The world consumes massive quantities of energy, with much of that energy embodied by GHG-emitting fossil fuels. Figure 4.3 shows primary energy consumption by world region and for the period 1971-2003. The figure shows very low consumption in Latin America, the Middle East, and Africa; nevertheless, growth has been strong in all three regions. EECCA states had skyrocketing consumption until the collapse of the Soviet Union and its Eastern European satellites in 1989-1991. Consumption is starting to recover there, but growth rates are much lower than they were before the collapse. Europe and North America have had high consumption levels with relatively strong growth, especially in North America (i.e., the US and Canada), throughout the period. Most shocking are the energy consumption growth rates and total consumption observed in Asia. These statistics can largely be explained by the population size of this region, which has more than a third of the world’s population. What is even more stunning is that the greatest growth in this region started after 2000, so if this graph were produced through the present, the total consumption would be considerably higher and the growth rate even more spectacular.
Figure 4.4 shows a graph of global consumption by fuel type for 1971-2005. Overall consumption has doubled over the 35 years. The three fossil fuels –– oil, coal, and natural gas –– dominate, encompassing between 80 to 90 percent of energy consumption throughout the period. Oil provides the largest proportion of energy, but proportionally has lost ground to coal and especially natural gas. Coal has had an upsurge in the 21st century, especially after 2005 (not shown), and may become the leading fossil fuel in the future as oil supplies drop and demand for energy increases in places such as China and India, with massive coal reserves but little oil and natural gas. Biomass and hydroelectric power grew little, but nuclear expanded considerably during the period. Other renewables are a trivial proportion of the global energy picture. Clearly, the grip of the GHG-producing fossil fuels on the world energy picture is strong.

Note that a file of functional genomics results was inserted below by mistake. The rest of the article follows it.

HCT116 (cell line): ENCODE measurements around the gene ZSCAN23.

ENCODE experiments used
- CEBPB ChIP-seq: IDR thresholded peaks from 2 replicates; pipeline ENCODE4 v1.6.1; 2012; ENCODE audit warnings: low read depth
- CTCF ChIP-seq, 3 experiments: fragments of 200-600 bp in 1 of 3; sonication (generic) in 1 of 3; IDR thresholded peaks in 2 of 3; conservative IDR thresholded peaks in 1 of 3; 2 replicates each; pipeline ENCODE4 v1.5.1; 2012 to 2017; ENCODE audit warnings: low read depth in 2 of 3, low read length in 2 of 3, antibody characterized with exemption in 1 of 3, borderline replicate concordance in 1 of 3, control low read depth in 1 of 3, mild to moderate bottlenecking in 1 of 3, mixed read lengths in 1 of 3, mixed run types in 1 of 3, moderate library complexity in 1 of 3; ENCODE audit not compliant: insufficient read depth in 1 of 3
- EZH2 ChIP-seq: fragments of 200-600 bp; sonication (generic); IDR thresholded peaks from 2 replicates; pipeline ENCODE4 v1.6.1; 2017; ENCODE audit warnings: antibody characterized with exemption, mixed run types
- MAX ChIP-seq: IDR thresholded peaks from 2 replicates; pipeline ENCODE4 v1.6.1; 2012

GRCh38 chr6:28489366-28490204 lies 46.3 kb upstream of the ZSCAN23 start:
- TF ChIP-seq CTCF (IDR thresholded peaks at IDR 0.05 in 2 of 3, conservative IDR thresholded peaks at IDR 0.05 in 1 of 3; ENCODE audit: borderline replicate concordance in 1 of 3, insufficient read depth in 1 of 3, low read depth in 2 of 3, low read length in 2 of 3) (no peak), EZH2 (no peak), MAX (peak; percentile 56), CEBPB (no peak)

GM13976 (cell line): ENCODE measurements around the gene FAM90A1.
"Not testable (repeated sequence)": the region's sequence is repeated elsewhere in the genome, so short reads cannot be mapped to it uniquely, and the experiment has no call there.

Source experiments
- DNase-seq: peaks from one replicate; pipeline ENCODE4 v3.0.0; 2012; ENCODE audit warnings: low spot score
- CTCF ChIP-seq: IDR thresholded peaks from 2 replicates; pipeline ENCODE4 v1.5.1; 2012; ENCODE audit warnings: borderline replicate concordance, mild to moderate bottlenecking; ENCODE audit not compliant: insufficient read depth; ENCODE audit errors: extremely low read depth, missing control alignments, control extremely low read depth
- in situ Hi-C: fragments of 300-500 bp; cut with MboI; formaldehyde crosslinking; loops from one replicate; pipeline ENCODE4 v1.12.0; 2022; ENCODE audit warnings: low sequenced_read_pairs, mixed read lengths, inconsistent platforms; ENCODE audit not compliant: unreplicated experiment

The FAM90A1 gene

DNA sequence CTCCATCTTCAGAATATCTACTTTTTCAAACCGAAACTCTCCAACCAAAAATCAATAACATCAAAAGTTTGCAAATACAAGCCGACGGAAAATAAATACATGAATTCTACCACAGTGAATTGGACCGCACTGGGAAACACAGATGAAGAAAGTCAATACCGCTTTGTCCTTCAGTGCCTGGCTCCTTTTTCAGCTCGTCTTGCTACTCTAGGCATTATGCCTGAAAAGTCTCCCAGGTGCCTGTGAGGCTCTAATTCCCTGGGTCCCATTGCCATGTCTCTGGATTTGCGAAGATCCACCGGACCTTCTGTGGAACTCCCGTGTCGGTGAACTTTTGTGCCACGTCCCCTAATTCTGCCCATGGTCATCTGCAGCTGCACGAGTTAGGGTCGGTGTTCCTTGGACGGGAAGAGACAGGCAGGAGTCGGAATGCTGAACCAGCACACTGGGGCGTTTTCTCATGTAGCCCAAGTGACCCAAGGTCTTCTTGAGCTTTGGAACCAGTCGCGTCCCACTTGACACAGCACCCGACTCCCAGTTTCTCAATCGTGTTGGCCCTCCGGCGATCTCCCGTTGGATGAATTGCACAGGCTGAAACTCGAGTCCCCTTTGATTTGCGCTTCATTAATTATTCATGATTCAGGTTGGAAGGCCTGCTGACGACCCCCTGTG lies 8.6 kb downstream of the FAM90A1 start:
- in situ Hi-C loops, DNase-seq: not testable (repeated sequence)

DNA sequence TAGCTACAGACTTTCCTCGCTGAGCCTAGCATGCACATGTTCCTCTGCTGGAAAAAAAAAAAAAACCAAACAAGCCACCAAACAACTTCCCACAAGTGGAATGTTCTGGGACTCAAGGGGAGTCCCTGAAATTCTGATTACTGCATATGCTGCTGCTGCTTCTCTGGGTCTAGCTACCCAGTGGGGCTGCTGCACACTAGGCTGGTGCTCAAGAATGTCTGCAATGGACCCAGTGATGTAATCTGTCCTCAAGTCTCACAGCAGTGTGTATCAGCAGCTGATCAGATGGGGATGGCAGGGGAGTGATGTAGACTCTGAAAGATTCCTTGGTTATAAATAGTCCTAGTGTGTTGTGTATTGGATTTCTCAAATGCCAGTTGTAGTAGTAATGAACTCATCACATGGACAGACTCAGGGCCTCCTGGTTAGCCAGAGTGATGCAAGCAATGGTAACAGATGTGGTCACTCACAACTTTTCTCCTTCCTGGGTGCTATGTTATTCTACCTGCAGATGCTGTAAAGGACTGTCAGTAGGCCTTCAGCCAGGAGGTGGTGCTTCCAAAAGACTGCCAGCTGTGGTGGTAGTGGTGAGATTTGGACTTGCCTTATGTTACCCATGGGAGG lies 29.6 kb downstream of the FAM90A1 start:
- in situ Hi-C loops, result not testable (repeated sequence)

Figure 4.5 shows a map of per capita energy consumption across the globe. An obvious general pattern emerges: low-latitude countries have very low per capita consumption –– and therefore low per capita GHG emissions –– while mid- to high-latitude countries have high per capita consumption and emissions. (Exceptions exist. For example, Saudi Arabia has anomalously high per capita energy consumption compared to surrounding countries because it is a wealthy, oil-rich country with a low population.) On the one hand, the pattern suggests that low-latitude countries with very low per capita energy consumption and very high populations such as China, India, and Indonesia, will become significant sources of GHGs as their per capita consumption figures rise. Indeed, China, which has the world’s largest population, has rapidly rising per capita energy consumption. Combined with its focus on coal as its primary energy source, China is now the world’s largest emitter of GHGs. India is hot on China’s heels, with a rapidly expanding coal-based economy. On the other hand, the pattern also suggests global inequities because the mid- to high-latitude countries have such very high per capita energy consumption figures. Opportunities exist for these countries to reduce per capita consumption by undertaking energy efficiency measures, adopting non-GHG-producing energy types, and modifying their energy-intensive lifestyles. This contrast between the low latitudes (the global South) and the mid- to high latitudes (the global North) is at the heart of the ongoing United Nations climate negotiations.
 Most of remainder of this lesson is based on figures presented in Sims, et al., 2007. Energy supply. In: Climate Change 2007: Mitigation. Contribution of Working Group III to the Fourth Assessment Report of the Intergovernmental Panel on Climate Change [B. Metz, et al. (eds)], Cambridge University Press.